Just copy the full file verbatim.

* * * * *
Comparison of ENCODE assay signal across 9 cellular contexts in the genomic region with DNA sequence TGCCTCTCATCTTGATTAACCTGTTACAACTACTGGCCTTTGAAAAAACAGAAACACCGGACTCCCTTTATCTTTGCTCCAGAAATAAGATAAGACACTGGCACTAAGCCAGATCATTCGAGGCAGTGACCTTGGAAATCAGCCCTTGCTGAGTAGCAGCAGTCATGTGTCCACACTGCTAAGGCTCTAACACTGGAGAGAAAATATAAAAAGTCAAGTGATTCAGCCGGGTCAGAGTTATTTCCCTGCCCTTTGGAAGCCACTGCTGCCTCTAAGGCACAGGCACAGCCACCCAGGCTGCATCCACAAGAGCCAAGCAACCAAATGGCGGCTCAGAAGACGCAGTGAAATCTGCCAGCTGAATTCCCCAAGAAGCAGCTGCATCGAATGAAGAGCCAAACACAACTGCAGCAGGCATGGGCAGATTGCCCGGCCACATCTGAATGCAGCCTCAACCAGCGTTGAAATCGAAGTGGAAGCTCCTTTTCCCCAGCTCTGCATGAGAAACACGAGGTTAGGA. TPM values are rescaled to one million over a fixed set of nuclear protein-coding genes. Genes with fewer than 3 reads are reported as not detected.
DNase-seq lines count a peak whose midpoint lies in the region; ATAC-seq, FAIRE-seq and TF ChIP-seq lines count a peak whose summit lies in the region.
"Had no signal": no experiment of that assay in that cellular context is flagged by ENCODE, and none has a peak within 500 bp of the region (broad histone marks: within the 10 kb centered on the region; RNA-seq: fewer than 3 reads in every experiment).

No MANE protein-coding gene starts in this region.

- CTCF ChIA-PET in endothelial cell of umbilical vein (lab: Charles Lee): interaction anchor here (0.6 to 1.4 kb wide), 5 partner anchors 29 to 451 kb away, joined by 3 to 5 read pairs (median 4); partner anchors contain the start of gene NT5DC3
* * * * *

Comparison of ENCODE assay signal across 9 cellular contexts in the genomic region with DNA sequence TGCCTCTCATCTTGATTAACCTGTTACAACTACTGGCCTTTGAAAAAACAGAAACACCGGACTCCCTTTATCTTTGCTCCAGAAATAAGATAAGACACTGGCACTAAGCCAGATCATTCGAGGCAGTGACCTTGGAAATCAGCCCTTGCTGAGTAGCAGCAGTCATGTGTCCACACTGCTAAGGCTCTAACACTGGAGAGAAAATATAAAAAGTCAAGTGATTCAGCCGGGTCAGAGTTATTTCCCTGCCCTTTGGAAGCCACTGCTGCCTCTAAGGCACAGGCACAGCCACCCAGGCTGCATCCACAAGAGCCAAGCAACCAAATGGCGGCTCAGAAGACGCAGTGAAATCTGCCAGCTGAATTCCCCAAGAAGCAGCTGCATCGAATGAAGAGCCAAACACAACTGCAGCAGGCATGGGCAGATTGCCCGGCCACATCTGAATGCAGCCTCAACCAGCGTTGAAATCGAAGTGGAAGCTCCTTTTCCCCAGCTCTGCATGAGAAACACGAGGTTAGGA. TPM values are rescaled to one million over a fixed set of nuclear protein-coding genes. Genes with fewer than 3 reads are reported as not detected.
DNase-seq lines count a peak whose midpoint lies in the region; ATAC-seq, FAIRE-seq and TF ChIP-seq lines count a peak whose summit lies in the region.
"Had no signal": no experiment of that assay in that cellular context is flagged by ENCODE, and none has a peak within 500 bp of the region (broad histone marks: within the 10 kb centered on the region; RNA-seq: fewer than 3 reads in every experiment).

No MANE protein-coding gene starts in this region.

- CTCF ChIA-PET in endothelial cell of umbilical vein (lab: Charles Lee): interaction anchor here (0.6 to 1.4 kb wide), 5 partner anchors 29 to 451 kb away, joined by 3 to 5 read pairs (median 4); partner anchors contain the start of gene NT5DC3